Environmental monitoring has a long history. As you may expect, the local effects of various human activities have changed over time. Early unintended consequences were far more obvious than today. Now, changes in our ecosystems are subtler, but detecting them remains equally as valuable—as long as we pay attention.
Researchers, including COSIA scientists Drs. Tim Arciszewski and Kelly Munkittrick, are examining a more effective way to observe change called adaptive monitoring.
“One of the biggest challenges in monitoring is being able to know when to intervene and when not to,” said Tim. “Most of that confusion is explained by a lack of context, but the tools and practices we use to identify change are usually insufficient or poorly understood. There’s often an expectation that change can be readily identified and fixed, all with a single sampling program. Through an adaptive monitoring framework, we focus our attention on one problem at a time. First we want to identify a change, and then we want to understand that change so we can make better decisions.”
Tim explains the adaptive monitoring framework by relating it to how we deal with health issues. For example, if you have had a pain in your left foot for over a week, you may be concerned that you’re not healing as quickly as you normally would. You may decide to see a doctor who agrees the rate of healing is unusually slow and performs a series of tests to determine what may be the cause. The doctor finds that your left foot is slightly swollen compared to your right foot and prescribes rest, ice and elevation and to return for further testing if the swelling or pain persists or worsens. That’s an adaptive process.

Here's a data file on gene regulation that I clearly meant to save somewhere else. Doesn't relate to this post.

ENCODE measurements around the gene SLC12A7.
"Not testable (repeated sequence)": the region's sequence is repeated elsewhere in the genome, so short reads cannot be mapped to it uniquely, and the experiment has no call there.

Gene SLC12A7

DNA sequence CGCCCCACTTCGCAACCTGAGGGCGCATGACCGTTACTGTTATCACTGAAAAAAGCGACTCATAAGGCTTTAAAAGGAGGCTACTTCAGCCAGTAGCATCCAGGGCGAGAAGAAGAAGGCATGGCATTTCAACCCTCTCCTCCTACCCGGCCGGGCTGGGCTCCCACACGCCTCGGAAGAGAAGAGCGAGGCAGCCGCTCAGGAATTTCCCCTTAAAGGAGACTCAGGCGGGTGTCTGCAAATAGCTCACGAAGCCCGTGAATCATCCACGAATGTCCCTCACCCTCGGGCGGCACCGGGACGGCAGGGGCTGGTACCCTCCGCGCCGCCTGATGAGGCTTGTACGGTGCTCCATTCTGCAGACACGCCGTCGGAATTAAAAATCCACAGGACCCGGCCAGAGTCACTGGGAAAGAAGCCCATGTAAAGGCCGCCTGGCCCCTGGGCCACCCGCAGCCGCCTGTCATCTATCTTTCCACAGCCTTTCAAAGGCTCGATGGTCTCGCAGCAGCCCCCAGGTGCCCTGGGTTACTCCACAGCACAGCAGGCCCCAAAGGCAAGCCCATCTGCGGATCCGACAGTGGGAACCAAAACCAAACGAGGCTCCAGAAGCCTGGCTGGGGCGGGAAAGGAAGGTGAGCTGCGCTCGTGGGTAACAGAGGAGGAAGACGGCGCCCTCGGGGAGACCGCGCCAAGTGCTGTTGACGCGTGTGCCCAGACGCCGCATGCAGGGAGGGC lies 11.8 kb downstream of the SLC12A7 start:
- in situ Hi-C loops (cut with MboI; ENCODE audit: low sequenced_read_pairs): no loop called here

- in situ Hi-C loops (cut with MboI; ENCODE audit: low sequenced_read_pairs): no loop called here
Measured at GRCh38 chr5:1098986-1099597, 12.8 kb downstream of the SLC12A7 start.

When applied to monitoring, an adaptive framework applies cycles, or tiers, when a change is observed, with each successive tier narrowing attention, asking specific questions and using specialized tools, if necessary. The tiers are surveillance, confirmation, focused, investigation of cause, and investigation of solutions.
To move from one tier to another, the data is evaluated against certain triggers to understand the relevance of any observed change.
Triggers can be defined by asking the question, what is normal? When we observe something unexpected, it means either something is happening, or we don’t understand what we are observing. Both conclusions lead to the same action: pay more attention. The tiers in the adaptive monitoring process help to discriminate between a real difference and a lack of understanding. They also include other mechanisms to address potential mistakes, like missed effects.
“Just as we designed mechanisms to pay attention, there are also mechanisms to reduce attention, but not to the detriment of the program,” said Tim. “Overall the adaptive monitoring system really has two goals: identify change and enhance our ability to do so.”
In the oil sands, environmental monitoring is integral to responsible development. Through the adaptive monitoring framework, COSIA is making strides to accelerate the pace of environmental performance improvement in the oil sands. In fact, the paper Tim developed on this framework was recently named Best Paper of 2015 in the Society of Environmental Toxicology and Chemistry (SETAC) journal of Integrated Environmental Assessment and Management.
For more information on the development of the adaptive monitoring framework, view the full research paper through SETAC.